German schools in South Australia
During World War I, Australia experienced strong anti-German sentiment. South Australia had a substantial diaspora of German-speaking people derived from migrants from Germany and Poland during the 19th century. One of the consequences of the sentiment was that many German-sounding placenames were changed. Another consequence was that many Lutheran church schools which taught the children in German were encouraged and eventually forced to close or be taken over by the state.
The Colony of South Australia had been established in 1836. The first groups of German emigrants arrived in 1838, encouraged by the founders of the colony. They were escaping religious persecution in Prussia, and settling to establish a new life where they were free to practice their religion. The situation in Germany changed after 1840 but hard-working German settlers continued to be encouraged to migrate. The first German-language newspaper in South Australia was published from 1847. Many of these settlers took the Oath of Allegiance and became naturalised citizens so that they could buy land. German immigrant farmers and their descendants spread across the expanding colony, and others took up influential positions in Adelaide as well.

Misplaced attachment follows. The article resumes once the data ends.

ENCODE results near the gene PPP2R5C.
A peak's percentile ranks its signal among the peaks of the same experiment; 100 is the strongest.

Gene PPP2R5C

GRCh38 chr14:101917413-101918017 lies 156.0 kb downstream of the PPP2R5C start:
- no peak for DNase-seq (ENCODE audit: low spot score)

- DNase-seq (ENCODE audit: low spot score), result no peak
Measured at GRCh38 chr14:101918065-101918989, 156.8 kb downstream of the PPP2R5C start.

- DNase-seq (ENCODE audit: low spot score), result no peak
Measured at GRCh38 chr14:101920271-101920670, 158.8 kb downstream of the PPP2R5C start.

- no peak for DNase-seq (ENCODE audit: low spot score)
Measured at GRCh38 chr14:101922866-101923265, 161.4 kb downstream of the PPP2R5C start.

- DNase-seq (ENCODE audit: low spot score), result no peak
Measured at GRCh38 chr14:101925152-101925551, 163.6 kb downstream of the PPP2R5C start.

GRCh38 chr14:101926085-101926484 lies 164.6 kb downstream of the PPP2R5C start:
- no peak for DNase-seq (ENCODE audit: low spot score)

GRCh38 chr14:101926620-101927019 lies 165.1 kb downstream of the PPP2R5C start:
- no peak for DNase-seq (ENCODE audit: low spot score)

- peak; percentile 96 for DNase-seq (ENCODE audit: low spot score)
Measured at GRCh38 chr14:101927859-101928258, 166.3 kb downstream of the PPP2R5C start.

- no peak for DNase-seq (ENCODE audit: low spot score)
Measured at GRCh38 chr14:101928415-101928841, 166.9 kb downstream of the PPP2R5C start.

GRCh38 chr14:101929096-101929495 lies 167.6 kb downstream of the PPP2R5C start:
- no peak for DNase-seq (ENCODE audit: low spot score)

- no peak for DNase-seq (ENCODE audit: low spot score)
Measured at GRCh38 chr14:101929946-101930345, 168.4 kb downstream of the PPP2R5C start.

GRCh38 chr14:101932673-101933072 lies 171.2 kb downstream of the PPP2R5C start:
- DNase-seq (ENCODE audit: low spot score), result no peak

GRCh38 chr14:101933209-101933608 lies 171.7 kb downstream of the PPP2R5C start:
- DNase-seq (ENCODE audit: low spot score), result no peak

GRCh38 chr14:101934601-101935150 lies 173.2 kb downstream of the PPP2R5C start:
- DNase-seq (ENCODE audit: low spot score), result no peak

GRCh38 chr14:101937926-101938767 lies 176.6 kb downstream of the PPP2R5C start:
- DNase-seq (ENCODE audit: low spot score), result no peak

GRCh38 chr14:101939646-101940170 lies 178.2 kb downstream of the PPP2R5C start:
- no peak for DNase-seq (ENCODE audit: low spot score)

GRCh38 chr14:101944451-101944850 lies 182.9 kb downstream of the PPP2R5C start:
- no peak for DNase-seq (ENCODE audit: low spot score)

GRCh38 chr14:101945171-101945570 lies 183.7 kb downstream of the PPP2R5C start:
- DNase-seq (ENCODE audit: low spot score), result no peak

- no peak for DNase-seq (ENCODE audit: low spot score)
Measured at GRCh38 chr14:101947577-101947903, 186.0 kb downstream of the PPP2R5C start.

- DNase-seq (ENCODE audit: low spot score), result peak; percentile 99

In June 1917, 49 schools received notices that they would be taken over by the Minister of Education with effect from 1 July that year. The German teachers were to be replaced by English teachers, if the school could not be closed completely and have the children sent to a nearby school. The action to close the schools was a consequence of the new Education Act 1915 passed by the South Australian Parliament late in 1915. Section 53 of the act required that at least 4 hours of teaching each school day be in English, and required head teachers to submit a monthly statutory declaration that this had been the case over the preceding month. The legislation specifically identified German as not being English.
Some schools had voluntarily closed after the legislation was passed. The 49 schools that received notices to close from 1 July 1917 were at:
|school||number of students|
|Martin Luther, Flinders Street, Adelaide||47|
|Crystal Brook West||10|
|St. John's, Dutton||34|
|St. John's, Eudunda||63|
|St. Paul's, Kilkerran||30|
|St. John's, Kilkerran||20|
|Malvern, Cheltenham St||55|
|Mount Torrens, Springhead||28|
|St. John's, Neale's Flat||13|
|St. Paul's, Neale's Flat||15|
|St. Martini, Springton||35|
|St Kitts, near Truro||19|
|Steinfeld, Hundred of Anna||(not stated).|
- "German Settlers in South Australia". Flinders Ranges Research. Retrieved 1 December 2016.
- "CLOSING GERMAN SCHOOLS". The Express and Telegraph. LIV (16, 152). South Australia. 12 June 1917. p. 3 (SPECIAL WAR EDITION). Retrieved 28 November 2016 – via National Library of Australia. CS1 maint: discouraged parameter (link)
- "Education Act 1915 No. 1223". Parliament of South Australia. Retrieved 28 November 2016 – via Flinders University. CS1 maint: discouraged parameter (link)